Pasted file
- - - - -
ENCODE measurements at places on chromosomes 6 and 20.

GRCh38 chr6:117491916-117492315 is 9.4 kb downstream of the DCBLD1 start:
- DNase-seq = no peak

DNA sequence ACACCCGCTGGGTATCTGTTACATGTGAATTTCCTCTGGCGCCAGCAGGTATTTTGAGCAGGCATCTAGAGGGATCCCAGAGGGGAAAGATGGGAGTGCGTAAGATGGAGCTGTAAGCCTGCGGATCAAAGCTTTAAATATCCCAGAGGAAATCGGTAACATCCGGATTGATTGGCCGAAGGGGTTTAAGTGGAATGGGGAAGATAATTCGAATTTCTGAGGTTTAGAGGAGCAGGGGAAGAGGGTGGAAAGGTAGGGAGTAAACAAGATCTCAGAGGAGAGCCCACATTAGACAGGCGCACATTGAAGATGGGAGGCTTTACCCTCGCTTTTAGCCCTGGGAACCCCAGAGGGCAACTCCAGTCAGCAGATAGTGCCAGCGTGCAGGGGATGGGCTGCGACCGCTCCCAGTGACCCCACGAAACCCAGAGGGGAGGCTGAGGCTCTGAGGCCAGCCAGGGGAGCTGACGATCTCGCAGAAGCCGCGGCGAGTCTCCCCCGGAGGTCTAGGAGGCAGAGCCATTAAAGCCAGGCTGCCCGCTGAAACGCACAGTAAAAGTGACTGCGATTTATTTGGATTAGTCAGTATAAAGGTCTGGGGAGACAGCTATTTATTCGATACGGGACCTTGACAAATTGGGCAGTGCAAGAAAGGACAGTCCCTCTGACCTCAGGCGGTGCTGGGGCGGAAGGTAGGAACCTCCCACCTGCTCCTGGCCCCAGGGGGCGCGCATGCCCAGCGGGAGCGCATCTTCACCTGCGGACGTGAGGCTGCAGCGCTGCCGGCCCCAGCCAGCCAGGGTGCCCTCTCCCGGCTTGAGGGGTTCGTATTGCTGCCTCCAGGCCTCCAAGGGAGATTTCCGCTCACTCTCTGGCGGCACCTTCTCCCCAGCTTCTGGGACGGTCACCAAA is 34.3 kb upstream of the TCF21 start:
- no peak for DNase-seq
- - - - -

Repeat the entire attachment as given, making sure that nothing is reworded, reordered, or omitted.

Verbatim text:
ENCODE measurements at places on chromosomes 6 and 20.

GRCh38 chr6:117491916-117492315 is 9.4 kb downstream of the DCBLD1 start:
- DNase-seq = no peak

DNA sequence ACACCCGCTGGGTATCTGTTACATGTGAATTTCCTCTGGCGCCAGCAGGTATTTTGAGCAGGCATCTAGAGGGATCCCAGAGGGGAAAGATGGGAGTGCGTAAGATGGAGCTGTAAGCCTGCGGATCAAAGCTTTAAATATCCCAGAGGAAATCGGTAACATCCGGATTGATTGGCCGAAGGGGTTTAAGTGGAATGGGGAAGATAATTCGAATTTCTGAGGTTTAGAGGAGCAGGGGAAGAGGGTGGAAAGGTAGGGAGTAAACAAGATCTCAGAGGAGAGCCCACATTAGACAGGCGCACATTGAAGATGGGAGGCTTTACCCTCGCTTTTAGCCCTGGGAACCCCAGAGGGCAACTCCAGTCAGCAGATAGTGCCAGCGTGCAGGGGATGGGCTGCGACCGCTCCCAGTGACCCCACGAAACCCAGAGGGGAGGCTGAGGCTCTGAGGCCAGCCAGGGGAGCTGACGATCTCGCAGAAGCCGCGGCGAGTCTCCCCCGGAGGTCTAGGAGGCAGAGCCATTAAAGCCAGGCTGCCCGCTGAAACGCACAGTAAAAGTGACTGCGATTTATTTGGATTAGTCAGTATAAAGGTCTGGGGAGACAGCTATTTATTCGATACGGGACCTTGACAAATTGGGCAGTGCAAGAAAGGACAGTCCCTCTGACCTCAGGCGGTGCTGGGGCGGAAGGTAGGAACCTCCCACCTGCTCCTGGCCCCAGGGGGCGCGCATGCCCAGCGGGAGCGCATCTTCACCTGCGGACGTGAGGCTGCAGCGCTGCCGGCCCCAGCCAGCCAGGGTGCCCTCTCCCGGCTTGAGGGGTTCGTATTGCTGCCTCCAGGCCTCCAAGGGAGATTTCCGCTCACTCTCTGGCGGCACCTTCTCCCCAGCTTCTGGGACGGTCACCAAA is 34.3 kb upstream of the TCF21 start:
- no peak for DNase-seq